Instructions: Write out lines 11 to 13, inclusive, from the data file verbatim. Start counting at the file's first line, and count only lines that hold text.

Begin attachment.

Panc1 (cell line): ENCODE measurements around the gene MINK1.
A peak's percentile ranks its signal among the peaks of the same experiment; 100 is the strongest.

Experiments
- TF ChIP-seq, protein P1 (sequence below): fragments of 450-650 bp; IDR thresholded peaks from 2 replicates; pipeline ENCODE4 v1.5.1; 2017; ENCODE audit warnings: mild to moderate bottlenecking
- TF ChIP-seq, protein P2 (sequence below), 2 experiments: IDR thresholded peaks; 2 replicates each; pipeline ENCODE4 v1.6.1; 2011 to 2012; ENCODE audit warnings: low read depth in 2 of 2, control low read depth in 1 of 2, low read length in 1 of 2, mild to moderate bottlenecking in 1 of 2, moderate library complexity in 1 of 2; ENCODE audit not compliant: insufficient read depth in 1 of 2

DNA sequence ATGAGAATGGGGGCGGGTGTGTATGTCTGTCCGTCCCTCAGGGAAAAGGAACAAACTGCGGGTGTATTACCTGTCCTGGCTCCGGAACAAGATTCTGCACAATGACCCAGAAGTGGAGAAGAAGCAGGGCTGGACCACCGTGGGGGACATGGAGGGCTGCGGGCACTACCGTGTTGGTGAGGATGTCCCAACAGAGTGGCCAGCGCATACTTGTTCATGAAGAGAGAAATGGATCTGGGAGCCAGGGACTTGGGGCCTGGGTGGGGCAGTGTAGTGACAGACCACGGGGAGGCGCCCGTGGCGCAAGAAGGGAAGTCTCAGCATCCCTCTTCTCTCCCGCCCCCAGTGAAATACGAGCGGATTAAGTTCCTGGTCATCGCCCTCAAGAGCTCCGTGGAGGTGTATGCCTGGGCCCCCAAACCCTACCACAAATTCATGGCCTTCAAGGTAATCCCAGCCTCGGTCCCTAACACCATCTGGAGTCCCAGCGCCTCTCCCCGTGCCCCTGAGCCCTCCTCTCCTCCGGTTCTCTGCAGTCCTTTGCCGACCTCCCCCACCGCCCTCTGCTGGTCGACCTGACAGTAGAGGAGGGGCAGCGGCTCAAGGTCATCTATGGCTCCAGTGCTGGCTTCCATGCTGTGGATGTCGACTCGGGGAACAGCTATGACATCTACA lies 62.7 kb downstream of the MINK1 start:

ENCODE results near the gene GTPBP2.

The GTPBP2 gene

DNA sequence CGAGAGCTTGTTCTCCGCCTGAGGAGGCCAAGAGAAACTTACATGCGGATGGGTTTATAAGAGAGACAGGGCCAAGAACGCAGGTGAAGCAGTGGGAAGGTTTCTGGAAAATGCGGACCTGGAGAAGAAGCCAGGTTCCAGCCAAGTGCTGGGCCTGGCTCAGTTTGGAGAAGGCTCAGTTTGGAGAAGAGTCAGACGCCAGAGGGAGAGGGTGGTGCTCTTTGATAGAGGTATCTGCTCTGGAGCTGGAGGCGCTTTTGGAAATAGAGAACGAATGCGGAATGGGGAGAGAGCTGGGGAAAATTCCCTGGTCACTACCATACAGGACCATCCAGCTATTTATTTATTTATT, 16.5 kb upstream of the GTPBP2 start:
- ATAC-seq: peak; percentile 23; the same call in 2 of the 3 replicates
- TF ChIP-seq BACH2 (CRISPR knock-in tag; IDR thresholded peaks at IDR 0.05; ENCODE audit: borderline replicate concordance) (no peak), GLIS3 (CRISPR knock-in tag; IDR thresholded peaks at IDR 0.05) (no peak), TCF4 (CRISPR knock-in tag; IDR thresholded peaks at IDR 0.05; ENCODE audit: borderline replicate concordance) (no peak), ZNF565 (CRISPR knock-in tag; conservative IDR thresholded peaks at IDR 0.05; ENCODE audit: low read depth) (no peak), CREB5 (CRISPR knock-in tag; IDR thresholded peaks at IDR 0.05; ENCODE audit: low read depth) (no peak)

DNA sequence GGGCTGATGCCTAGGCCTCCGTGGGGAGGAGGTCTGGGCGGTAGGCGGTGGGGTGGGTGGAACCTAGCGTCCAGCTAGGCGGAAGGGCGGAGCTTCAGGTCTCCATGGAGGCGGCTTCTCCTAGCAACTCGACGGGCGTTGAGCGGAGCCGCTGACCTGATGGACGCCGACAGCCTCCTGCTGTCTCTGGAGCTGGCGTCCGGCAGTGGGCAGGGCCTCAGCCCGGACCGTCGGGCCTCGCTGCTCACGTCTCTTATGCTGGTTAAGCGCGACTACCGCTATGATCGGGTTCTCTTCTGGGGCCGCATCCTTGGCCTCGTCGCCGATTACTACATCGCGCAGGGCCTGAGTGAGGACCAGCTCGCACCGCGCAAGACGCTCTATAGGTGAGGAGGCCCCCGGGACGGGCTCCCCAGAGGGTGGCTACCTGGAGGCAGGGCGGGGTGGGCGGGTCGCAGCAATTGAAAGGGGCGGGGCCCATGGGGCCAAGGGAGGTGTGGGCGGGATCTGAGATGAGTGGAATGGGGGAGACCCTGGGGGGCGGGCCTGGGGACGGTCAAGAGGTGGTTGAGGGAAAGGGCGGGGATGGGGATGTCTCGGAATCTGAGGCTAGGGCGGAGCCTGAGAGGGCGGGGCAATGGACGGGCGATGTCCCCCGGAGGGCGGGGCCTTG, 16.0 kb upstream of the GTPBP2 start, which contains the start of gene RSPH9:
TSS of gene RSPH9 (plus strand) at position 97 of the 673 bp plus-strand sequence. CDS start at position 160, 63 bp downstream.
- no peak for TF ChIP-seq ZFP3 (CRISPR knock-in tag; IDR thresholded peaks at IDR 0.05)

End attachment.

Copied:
- TF ChIP-seq BACH2 (CRISPR knock-in tag; IDR thresholded peaks at IDR 0.05; ENCODE audit: borderline replicate concordance) (no peak), GLIS3 (CRISPR knock-in tag; IDR thresholded peaks at IDR 0.05) (no peak), TCF4 (CRISPR knock-in tag; IDR thresholded peaks at IDR 0.05; ENCODE audit: borderline replicate concordance) (no peak), ZNF565 (CRISPR knock-in tag; conservative IDR thresholded peaks at IDR 0.05; ENCODE audit: low read depth) (no peak), CREB5 (CRISPR knock-in tag; IDR thresholded peaks at IDR 0.05; ENCODE audit: low read depth) (no peak)

DNA sequence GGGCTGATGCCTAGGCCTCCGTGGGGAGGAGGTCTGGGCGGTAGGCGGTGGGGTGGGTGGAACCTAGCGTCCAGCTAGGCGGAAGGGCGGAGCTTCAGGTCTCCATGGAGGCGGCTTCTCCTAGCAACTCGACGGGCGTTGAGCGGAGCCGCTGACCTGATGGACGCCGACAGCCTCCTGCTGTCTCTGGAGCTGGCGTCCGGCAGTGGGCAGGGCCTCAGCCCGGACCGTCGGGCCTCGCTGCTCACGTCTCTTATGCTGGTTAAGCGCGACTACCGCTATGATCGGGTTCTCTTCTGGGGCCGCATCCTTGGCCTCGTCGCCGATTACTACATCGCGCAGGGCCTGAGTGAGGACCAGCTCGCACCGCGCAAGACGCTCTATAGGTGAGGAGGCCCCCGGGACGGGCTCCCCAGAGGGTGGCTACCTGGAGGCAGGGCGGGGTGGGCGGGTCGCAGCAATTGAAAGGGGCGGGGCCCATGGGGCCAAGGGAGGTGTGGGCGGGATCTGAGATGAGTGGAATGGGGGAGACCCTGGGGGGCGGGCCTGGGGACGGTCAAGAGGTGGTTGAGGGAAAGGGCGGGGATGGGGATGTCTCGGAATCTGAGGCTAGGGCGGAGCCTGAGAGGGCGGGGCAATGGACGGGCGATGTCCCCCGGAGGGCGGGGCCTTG, 16.0 kb upstream of the GTPBP2 start, which contains the start of gene RSPH9:
TSS of gene RSPH9 (plus strand) at position 97 of the 673 bp plus-strand sequence. CDS start at position 160, 63 bp downstream.